Tuesday, April 16, 2024

Hidden Vulnerability In FPGA Chips Discovered By Researchers

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Although attacks against bitstream encryption have been known in the past, the latest discovery is perhaps the most harmful, given that it takes advantage of the reprogrammable feature of FPGA to perform remote data breach.

A Xilinx FPGA board (Image credit: www.rub.de)

A field-programmable gate array (FPGA) is a user-configurable, programmable integrated circuit. It is a semiconductor device which contains an array of programmable logic blocks and interconnection circuits. It can be reprogrammed according to the required functionalities.

Besides being part of circuit boards used in applications such as aerospace and defence, consumer electronics, medical and automotive, FPGAs are a critical part of many security-related applications for cloud data centres, base stations and industrial control systems as well. Although these integrated circuits provide the flexibility of reconfiguration even after manufacturing, they do possess a hidden vulnerability feature as discovered in a joint research project conducted by scientists from the Horst Görtz Institute for IT Security at Ruhr-Universität Bochum and Max Planck Institute for Security and Privacy.

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Called the “Starbleed”, this security bug gives attackers complete control over the FPGA chips and their functionalities. A bitstream or binary bits of information is central for the programming of FPGAs. In order to protect it adequately against attacks, the bitstream is secured by encryption methods. However, the researchers were successfully able to decrypt this protected bitstream, gaining access to the file content and modifying it.

Testing out leading semiconductor brand

As part of their research, the scientists analysed FPGAs from Xilinx, one of the leaders in field-programmable gate arrays. To overcome the encryption, the research team exploited the reprogramming feature of FPGAs by manipulating the encrypted bitstream during the configuration process to redirect its decrypted content to the WBSTAR configuration register, which could be read out after a reset.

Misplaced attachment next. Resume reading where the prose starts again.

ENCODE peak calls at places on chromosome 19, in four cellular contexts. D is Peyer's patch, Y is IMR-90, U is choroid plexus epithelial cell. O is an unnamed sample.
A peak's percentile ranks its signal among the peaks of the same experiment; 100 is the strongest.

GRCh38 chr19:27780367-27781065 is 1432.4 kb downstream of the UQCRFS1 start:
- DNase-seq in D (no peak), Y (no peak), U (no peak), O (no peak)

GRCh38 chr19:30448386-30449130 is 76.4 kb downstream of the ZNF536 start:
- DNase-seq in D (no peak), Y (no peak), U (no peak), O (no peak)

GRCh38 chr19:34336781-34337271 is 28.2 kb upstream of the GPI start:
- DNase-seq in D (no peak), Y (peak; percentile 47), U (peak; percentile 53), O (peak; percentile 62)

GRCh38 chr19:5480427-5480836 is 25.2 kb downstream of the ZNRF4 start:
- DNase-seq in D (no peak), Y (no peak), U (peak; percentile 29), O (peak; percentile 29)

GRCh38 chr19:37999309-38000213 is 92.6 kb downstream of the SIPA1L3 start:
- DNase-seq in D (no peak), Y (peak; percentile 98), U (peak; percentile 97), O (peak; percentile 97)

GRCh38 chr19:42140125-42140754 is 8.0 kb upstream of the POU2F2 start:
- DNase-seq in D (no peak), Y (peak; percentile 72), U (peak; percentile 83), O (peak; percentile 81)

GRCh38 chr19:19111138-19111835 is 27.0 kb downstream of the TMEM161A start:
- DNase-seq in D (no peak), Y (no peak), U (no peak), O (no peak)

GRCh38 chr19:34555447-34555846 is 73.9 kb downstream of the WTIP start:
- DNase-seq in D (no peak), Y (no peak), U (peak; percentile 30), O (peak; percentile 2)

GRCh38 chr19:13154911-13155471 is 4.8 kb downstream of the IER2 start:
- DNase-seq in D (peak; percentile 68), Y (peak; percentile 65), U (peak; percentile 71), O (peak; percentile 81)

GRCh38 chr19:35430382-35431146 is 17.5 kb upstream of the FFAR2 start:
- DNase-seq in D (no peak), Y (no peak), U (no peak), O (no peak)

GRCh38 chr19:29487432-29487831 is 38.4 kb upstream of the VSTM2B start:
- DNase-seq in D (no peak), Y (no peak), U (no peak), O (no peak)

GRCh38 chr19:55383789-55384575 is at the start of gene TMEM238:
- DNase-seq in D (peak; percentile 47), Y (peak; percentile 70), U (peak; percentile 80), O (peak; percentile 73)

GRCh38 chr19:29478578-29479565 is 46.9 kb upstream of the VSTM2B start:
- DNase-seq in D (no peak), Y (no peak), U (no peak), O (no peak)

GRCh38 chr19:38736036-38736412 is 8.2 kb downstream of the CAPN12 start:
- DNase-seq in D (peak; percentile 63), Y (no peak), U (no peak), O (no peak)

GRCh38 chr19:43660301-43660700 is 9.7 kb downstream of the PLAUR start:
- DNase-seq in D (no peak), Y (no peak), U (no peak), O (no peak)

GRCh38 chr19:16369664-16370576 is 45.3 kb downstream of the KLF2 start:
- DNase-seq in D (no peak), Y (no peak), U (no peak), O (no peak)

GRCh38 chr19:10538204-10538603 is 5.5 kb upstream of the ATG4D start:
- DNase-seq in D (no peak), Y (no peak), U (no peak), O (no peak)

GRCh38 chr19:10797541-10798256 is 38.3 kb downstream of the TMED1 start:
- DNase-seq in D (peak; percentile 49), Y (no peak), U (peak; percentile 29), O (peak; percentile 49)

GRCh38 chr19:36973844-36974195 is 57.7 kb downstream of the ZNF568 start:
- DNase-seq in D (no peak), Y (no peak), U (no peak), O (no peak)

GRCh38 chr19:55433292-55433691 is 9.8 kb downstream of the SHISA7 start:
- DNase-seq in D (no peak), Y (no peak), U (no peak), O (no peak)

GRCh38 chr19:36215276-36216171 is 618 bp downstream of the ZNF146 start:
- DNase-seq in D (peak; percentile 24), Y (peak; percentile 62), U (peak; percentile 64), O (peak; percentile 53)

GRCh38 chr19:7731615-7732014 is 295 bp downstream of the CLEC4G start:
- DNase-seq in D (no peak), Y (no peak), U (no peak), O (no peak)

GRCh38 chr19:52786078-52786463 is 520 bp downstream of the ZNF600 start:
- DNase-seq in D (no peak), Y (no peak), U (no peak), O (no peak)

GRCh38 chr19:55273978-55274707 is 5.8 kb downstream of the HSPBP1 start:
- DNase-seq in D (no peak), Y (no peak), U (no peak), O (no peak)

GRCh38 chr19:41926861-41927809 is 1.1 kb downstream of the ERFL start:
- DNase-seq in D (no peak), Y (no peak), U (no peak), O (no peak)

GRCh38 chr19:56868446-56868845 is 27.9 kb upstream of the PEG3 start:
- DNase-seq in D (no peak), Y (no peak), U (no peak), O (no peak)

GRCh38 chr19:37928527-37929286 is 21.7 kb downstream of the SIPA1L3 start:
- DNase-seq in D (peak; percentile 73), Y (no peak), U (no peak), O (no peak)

Testing the Xilinx FPGA board (Image credit: www.rub.de)

“If an attacker gains access to the bitstream, he also gains complete control over the FPGA. Intellectual properties included in the bitstream can be stolen. It is also possible to insert hardware Trojans into the FPGA by manipulating the bitstream,” said Christof Paar, professor at the Max Planck Institute for Cybersecurity and Privacy. “Although detailed knowledge is required, an attack can eventually be carried out remotely without having physical access to the FPGA.”

The Starbleed vulnerability was found to have affected Xilinx’s 7-series FPGAs with the four FPGA families Spartan, Artix, Kintex and Virtex as well as the previous version Virtex-6, which form a large part of Xilinx FPGAs used today. “We informed Xilinx about this vulnerability and subsequently worked closely together during the vulnerability disclosure process. Furthermore, it appears highly unlikely that this vulnerability will occur in the manufacturer’s latest series,” said Dr Amir Moradi, professor at the Horst Görtz Institute for IT Security at Ruhr-Universität Bochum.

Since the bug is integrated into the hardware of current FPGA chips, the best way to avert this security risk is to replace them with new versions that are free from Starbleed.

For more details read here.


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